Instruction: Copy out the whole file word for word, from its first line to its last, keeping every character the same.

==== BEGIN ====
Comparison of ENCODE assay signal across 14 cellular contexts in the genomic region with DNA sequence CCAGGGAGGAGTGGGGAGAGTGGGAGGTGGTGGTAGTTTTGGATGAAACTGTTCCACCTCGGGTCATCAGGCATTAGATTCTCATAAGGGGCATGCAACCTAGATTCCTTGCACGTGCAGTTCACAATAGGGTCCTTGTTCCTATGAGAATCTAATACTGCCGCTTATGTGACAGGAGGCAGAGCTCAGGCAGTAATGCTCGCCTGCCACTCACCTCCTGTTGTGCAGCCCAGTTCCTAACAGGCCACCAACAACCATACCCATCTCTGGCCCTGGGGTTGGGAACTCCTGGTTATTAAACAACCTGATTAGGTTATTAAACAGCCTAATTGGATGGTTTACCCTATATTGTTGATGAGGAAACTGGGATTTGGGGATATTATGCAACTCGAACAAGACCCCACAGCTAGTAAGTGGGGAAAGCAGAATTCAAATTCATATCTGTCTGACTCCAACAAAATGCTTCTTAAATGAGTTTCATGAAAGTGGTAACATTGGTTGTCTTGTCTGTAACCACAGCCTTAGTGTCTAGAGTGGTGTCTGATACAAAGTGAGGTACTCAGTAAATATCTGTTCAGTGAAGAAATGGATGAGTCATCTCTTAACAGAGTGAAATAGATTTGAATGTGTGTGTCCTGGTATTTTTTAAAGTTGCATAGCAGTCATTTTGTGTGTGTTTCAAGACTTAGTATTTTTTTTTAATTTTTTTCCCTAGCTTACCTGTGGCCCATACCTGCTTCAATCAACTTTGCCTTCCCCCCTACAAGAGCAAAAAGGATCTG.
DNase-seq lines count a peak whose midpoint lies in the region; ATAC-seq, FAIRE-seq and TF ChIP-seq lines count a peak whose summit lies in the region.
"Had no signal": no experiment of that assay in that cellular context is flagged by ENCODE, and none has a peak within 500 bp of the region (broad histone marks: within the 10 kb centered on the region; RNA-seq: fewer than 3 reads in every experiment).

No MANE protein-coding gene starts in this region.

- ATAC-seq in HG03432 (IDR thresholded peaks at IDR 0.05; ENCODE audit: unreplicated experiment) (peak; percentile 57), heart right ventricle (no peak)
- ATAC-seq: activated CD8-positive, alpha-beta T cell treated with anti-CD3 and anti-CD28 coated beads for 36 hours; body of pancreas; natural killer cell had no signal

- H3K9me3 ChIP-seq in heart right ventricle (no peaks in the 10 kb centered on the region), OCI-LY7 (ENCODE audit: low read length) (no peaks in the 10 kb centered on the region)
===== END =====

Comparison of ENCODE assay signal across 14 cellular contexts in the genomic region with DNA sequence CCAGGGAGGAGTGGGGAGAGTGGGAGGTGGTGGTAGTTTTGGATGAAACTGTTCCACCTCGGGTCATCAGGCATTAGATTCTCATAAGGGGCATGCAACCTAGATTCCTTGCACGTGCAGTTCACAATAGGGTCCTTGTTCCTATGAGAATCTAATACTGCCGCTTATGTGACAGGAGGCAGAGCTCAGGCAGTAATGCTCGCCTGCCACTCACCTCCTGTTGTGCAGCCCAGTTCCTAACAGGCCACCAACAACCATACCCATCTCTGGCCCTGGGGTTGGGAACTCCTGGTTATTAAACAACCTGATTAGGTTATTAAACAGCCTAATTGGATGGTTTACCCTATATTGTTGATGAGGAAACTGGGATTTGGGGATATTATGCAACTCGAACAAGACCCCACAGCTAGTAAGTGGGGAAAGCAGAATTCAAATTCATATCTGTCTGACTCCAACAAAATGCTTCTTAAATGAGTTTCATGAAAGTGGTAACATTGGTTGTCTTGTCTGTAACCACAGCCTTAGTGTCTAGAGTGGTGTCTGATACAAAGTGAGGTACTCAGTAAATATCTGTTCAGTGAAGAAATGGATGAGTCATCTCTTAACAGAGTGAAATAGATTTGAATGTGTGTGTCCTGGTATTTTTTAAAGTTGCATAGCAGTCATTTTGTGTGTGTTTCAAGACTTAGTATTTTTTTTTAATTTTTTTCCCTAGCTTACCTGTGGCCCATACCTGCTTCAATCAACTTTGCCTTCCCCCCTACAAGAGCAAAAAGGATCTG.
DNase-seq lines count a peak whose midpoint lies in the region; ATAC-seq, FAIRE-seq and TF ChIP-seq lines count a peak whose summit lies in the region.
"Had no signal": no experiment of that assay in that cellular context is flagged by ENCODE, and none has a peak within 500 bp of the region (broad histone marks: within the 10 kb centered on the region; RNA-seq: fewer than 3 reads in every experiment).

No MANE protein-coding gene starts in this region.

- ATAC-seq in HG03432 (IDR thresholded peaks at IDR 0.05; ENCODE audit: unreplicated experiment) (peak; percentile 57), heart right ventricle (no peak)
- ATAC-seq: activated CD8-positive, alpha-beta T cell treated with anti-CD3 and anti-CD28 coated beads for 36 hours; body of pancreas; natural killer cell had no signal

- H3K9me3 ChIP-seq in heart right ventricle (no peaks in the 10 kb centered on the region), OCI-LY7 (ENCODE audit: low read length) (no peaks in the 10 kb centered on the region)